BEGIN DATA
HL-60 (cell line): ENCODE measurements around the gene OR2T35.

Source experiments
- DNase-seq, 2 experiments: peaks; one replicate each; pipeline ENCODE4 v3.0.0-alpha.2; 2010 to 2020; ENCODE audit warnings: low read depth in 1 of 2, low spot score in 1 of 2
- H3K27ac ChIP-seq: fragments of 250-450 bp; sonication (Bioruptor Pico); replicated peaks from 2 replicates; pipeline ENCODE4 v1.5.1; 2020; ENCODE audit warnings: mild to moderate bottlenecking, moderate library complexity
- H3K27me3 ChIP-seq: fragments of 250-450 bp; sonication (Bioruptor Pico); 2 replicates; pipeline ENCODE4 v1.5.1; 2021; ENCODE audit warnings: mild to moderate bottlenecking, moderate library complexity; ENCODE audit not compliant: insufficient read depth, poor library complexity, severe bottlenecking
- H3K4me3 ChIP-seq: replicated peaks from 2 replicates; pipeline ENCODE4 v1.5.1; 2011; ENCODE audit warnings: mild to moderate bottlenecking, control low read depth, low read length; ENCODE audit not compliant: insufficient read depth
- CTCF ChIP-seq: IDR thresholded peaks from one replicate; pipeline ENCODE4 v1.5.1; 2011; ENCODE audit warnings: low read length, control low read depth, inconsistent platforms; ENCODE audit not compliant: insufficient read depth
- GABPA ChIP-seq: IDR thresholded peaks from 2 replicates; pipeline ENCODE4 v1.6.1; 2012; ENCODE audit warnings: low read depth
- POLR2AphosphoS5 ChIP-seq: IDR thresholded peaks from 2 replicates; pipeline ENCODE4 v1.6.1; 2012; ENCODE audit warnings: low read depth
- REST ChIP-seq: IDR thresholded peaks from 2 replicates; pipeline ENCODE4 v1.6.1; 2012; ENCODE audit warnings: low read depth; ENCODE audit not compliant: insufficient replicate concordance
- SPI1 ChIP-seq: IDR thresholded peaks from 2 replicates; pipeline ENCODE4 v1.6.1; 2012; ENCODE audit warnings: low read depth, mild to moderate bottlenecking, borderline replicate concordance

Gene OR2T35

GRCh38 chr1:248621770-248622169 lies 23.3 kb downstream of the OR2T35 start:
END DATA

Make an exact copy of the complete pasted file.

HL-60 (cell line): ENCODE measurements around the gene OR2T35.

Source experiments
- DNase-seq, 2 experiments: peaks; one replicate each; pipeline ENCODE4 v3.0.0-alpha.2; 2010 to 2020; ENCODE audit warnings: low read depth in 1 of 2, low spot score in 1 of 2
- H3K27ac ChIP-seq: fragments of 250-450 bp; sonication (Bioruptor Pico); replicated peaks from 2 replicates; pipeline ENCODE4 v1.5.1; 2020; ENCODE audit warnings: mild to moderate bottlenecking, moderate library complexity
- H3K27me3 ChIP-seq: fragments of 250-450 bp; sonication (Bioruptor Pico); 2 replicates; pipeline ENCODE4 v1.5.1; 2021; ENCODE audit warnings: mild to moderate bottlenecking, moderate library complexity; ENCODE audit not compliant: insufficient read depth, poor library complexity, severe bottlenecking
- H3K4me3 ChIP-seq: replicated peaks from 2 replicates; pipeline ENCODE4 v1.5.1; 2011; ENCODE audit warnings: mild to moderate bottlenecking, control low read depth, low read length; ENCODE audit not compliant: insufficient read depth
- CTCF ChIP-seq: IDR thresholded peaks from one replicate; pipeline ENCODE4 v1.5.1; 2011; ENCODE audit warnings: low read length, control low read depth, inconsistent platforms; ENCODE audit not compliant: insufficient read depth
- GABPA ChIP-seq: IDR thresholded peaks from 2 replicates; pipeline ENCODE4 v1.6.1; 2012; ENCODE audit warnings: low read depth
- POLR2AphosphoS5 ChIP-seq: IDR thresholded peaks from 2 replicates; pipeline ENCODE4 v1.6.1; 2012; ENCODE audit warnings: low read depth
- REST ChIP-seq: IDR thresholded peaks from 2 replicates; pipeline ENCODE4 v1.6.1; 2012; ENCODE audit warnings: low read depth; ENCODE audit not compliant: insufficient replicate concordance
- SPI1 ChIP-seq: IDR thresholded peaks from 2 replicates; pipeline ENCODE4 v1.6.1; 2012; ENCODE audit warnings: low read depth, mild to moderate bottlenecking, borderline replicate concordance

Gene OR2T35

GRCh38 chr1:248621770-248622169 lies 23.3 kb downstream of the OR2T35 start: